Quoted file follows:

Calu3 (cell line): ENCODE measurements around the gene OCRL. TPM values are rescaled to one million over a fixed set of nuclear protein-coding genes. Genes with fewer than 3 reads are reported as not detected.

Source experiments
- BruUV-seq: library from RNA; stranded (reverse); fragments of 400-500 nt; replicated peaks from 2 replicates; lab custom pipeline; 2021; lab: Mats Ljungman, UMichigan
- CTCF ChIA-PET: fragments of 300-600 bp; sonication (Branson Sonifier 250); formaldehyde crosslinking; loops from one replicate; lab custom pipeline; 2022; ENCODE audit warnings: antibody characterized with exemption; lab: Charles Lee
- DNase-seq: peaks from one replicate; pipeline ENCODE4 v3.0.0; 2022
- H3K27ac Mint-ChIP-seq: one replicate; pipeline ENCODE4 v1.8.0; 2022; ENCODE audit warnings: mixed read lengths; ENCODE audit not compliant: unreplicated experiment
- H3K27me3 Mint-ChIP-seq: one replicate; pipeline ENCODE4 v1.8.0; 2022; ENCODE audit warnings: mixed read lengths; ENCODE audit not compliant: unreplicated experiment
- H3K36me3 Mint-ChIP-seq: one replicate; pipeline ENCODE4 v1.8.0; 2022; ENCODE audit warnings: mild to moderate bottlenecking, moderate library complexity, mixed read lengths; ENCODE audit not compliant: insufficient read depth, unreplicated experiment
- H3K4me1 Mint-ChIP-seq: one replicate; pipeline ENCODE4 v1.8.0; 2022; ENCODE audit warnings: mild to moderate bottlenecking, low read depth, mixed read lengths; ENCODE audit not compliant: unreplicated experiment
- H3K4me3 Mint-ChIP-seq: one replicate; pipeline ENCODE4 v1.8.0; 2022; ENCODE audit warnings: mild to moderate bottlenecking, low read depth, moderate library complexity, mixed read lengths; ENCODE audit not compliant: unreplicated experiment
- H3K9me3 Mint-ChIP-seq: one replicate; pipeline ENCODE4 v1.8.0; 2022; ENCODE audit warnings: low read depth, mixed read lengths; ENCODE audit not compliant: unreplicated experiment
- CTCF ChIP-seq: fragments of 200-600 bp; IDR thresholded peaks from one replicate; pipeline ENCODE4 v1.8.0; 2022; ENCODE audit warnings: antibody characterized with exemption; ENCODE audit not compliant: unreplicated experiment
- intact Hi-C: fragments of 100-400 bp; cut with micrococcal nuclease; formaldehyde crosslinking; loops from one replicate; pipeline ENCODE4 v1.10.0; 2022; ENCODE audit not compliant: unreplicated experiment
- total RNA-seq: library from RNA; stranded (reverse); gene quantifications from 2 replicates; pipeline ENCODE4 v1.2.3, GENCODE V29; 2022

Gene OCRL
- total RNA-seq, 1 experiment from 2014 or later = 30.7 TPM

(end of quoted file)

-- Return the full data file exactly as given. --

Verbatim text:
Calu3 (cell line): ENCODE measurements around the gene OCRL. TPM values are rescaled to one million over a fixed set of nuclear protein-coding genes. Genes with fewer than 3 reads are reported as not detected.

Source experiments
- BruUV-seq: library from RNA; stranded (reverse); fragments of 400-500 nt; replicated peaks from 2 replicates; lab custom pipeline; 2021; lab: Mats Ljungman, UMichigan
- CTCF ChIA-PET: fragments of 300-600 bp; sonication (Branson Sonifier 250); formaldehyde crosslinking; loops from one replicate; lab custom pipeline; 2022; ENCODE audit warnings: antibody characterized with exemption; lab: Charles Lee
- DNase-seq: peaks from one replicate; pipeline ENCODE4 v3.0.0; 2022
- H3K27ac Mint-ChIP-seq: one replicate; pipeline ENCODE4 v1.8.0; 2022; ENCODE audit warnings: mixed read lengths; ENCODE audit not compliant: unreplicated experiment
- H3K27me3 Mint-ChIP-seq: one replicate; pipeline ENCODE4 v1.8.0; 2022; ENCODE audit warnings: mixed read lengths; ENCODE audit not compliant: unreplicated experiment
- H3K36me3 Mint-ChIP-seq: one replicate; pipeline ENCODE4 v1.8.0; 2022; ENCODE audit warnings: mild to moderate bottlenecking, moderate library complexity, mixed read lengths; ENCODE audit not compliant: insufficient read depth, unreplicated experiment
- H3K4me1 Mint-ChIP-seq: one replicate; pipeline ENCODE4 v1.8.0; 2022; ENCODE audit warnings: mild to moderate bottlenecking, low read depth, mixed read lengths; ENCODE audit not compliant: unreplicated experiment
- H3K4me3 Mint-ChIP-seq: one replicate; pipeline ENCODE4 v1.8.0; 2022; ENCODE audit warnings: mild to moderate bottlenecking, low read depth, moderate library complexity, mixed read lengths; ENCODE audit not compliant: unreplicated experiment
- H3K9me3 Mint-ChIP-seq: one replicate; pipeline ENCODE4 v1.8.0; 2022; ENCODE audit warnings: low read depth, mixed read lengths; ENCODE audit not compliant: unreplicated experiment
- CTCF ChIP-seq: fragments of 200-600 bp; IDR thresholded peaks from one replicate; pipeline ENCODE4 v1.8.0; 2022; ENCODE audit warnings: antibody characterized with exemption; ENCODE audit not compliant: unreplicated experiment
- intact Hi-C: fragments of 100-400 bp; cut with micrococcal nuclease; formaldehyde crosslinking; loops from one replicate; pipeline ENCODE4 v1.10.0; 2022; ENCODE audit not compliant: unreplicated experiment
- total RNA-seq: library from RNA; stranded (reverse); gene quantifications from 2 replicates; pipeline ENCODE4 v1.2.3, GENCODE V29; 2022

Gene OCRL
- total RNA-seq, 1 experiment from 2014 or later = 30.7 TPM